RIO GRANDE COUNTY — The Rio Grande County Board of Commissioners received an update during its June 16 meeting from Road and Bridge Director Patrick Sullivan on supply shortages and hiring difficulties due to low wages.
Rio Grande County Sheriff Don McDonald also expressed to the board his department was having a difficult time hiring due to wages.
McDonald pointed out that the county is falling short on hiring wages compared to elsewhere in the Valley and spoke briefly to the board about potential pay raises for the department. McDonald said that the department was having a hard time getting people hired because of how low the hiring wage is at the county at this time.
Sullivan said that he is also having issues getting people to come work for his department and asked the board to consider a raise across the board rather than a raise for specific departments.
“I agree wholeheartedly with the sheriff when he said that he needed to get his guys up on pay," Sullivan said. "But what I find interesting is that we have a budget that supports it through our side, and we’ve come to the board many times to try and get our pay elevated to where they should be, we’re shut down. I encourage you to stick with the wage across the board, we all have important jobs and so to isolate, pinpoint, you can’t do that. We all play an integral part of this county.”
Sullivan gave an example of what he recently dealt with while trying to hire for his open position. He said that he had an individual who was qualified for the job walk into the office. He was also the first person to respond to the job opening in over a year, but he ended up walking out because of the lower-than-average hiring pay that was offered.
“He had all the qualifications we needed, we had a gentleman retiring after 48 years of service, and I thought this was going to be perfect," Sullivan said. "The guy turned it down because it wouldn’t even cover his bills. With that being said, I ask you to stick with it. We need some help there.”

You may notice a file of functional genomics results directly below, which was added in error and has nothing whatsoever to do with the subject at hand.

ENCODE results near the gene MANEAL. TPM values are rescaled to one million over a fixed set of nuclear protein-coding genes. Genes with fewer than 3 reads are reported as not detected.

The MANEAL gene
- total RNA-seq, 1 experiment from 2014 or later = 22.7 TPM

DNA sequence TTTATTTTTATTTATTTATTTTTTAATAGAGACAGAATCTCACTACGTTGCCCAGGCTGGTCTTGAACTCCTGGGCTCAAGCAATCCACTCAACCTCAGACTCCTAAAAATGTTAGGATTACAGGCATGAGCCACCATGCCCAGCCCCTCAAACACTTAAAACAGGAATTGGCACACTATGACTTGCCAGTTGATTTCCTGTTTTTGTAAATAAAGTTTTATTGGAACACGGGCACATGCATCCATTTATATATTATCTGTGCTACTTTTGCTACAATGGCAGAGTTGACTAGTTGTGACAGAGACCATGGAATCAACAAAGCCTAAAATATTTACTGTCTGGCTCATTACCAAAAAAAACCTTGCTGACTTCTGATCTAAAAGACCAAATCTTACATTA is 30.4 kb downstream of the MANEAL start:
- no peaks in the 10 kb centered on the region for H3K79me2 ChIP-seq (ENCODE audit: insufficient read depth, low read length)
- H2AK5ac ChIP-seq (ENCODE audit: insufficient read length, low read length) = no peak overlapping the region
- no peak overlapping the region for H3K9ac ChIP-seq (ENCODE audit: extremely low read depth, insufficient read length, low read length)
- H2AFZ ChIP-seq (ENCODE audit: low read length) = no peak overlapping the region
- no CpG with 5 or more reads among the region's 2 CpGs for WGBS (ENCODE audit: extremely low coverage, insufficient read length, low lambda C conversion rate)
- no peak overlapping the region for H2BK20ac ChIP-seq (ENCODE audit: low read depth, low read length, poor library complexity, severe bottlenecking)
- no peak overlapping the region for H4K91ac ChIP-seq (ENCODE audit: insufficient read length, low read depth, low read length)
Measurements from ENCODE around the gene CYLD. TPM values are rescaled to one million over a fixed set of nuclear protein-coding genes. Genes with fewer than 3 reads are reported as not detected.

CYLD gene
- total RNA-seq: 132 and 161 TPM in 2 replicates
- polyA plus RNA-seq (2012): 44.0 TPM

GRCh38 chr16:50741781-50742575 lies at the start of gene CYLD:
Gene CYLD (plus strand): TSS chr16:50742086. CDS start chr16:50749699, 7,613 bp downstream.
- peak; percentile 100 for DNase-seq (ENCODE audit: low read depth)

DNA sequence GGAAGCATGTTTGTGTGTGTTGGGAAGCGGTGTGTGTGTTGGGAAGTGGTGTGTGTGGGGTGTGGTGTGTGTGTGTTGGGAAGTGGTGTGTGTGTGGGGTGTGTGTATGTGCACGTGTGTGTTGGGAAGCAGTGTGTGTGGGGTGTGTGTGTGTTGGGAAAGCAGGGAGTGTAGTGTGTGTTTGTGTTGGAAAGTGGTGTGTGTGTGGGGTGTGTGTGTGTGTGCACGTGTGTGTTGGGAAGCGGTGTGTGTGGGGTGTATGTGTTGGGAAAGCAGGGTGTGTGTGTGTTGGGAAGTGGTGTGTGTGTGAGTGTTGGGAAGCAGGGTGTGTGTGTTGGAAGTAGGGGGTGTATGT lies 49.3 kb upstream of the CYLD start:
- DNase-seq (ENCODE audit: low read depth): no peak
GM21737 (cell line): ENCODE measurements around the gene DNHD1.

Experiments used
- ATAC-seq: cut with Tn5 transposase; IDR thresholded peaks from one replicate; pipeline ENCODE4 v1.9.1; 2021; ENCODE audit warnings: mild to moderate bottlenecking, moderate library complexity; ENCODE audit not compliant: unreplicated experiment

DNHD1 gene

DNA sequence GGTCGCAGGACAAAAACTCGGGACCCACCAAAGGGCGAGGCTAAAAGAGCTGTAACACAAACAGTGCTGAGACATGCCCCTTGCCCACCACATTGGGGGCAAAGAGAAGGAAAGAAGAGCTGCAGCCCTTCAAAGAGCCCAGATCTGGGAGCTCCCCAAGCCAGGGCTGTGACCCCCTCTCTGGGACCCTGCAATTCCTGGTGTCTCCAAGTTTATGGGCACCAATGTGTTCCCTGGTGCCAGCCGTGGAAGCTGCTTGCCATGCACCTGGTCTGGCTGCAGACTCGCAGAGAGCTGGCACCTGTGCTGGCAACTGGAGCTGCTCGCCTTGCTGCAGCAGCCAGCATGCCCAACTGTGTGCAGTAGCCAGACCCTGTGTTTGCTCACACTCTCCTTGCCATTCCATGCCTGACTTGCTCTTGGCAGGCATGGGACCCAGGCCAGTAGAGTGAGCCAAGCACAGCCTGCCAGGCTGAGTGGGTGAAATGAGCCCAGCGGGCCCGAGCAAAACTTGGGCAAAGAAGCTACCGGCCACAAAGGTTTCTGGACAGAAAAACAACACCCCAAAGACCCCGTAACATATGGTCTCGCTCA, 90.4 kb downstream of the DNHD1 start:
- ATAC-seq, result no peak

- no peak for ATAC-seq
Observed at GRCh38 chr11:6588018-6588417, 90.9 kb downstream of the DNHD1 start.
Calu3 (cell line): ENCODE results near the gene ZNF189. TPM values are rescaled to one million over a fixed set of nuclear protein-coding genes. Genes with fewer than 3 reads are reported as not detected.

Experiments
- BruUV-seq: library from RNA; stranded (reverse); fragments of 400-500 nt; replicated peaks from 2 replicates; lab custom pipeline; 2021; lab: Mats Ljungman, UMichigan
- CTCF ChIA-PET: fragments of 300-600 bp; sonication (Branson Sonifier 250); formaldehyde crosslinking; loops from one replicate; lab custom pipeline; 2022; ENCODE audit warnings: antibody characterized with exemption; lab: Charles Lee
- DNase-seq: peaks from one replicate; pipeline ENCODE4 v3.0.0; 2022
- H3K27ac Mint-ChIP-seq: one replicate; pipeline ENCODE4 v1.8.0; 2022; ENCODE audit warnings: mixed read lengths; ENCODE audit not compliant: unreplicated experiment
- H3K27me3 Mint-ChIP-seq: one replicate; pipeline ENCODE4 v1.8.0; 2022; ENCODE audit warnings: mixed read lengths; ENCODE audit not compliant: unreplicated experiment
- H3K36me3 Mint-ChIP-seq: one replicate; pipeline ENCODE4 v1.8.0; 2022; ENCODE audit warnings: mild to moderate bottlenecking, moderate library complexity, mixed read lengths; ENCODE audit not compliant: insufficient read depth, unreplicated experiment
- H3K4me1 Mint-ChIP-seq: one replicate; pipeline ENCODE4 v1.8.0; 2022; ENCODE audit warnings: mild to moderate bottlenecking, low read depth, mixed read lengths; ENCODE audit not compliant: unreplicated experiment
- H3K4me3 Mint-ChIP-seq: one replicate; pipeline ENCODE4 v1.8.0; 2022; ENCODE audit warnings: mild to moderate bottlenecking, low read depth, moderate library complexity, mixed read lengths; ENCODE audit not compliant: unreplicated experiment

Sullivan moved on to discuss a potential supply shortage that could affect coming projects. According to Sullivan, Suncor, the main company the county uses to supply performance-grade asphalt, has been shut down for about six weeks. Suncor is the only refinery in the state who supplies materials needed for asphalt and paving projects completed by the county Road and Bridge Department.
“They have been shut down due to maintenance," Sullivan said. "I believe there are some regulation issues they needed to address. They are the main supplier for performance-grade asphalt in the state of Colorado and their supply is next to nothing. They are not producing. They were supposed to start the plant back up sometime this week. With that being said, all the performance-grade asphalt is committed to the Front Range for two reasons. One, because Suncor produces it, and two, because Suncor owns the market on all the trucking. They have tied up all the transport trucking pretty much along the Front Range.”
Sullivan explained that at this point, several materials have been ordered from Suncor but that only two items have yet to come in which is less than minimal for some of the projects slated for this summer. He said that he could go either to Kansas or Texas for material but that the cost would go up due to transport.
“What I have opted to do is push back our performance asphalt projects until late August or September to see if Suncor can catch up," Sullivan said. "I have talked with the vice president of operations because he basically called and told me that we are not going to be getting asphalt anytime soon.”
Commissioners agreed with Sullivan's wait-and-approach.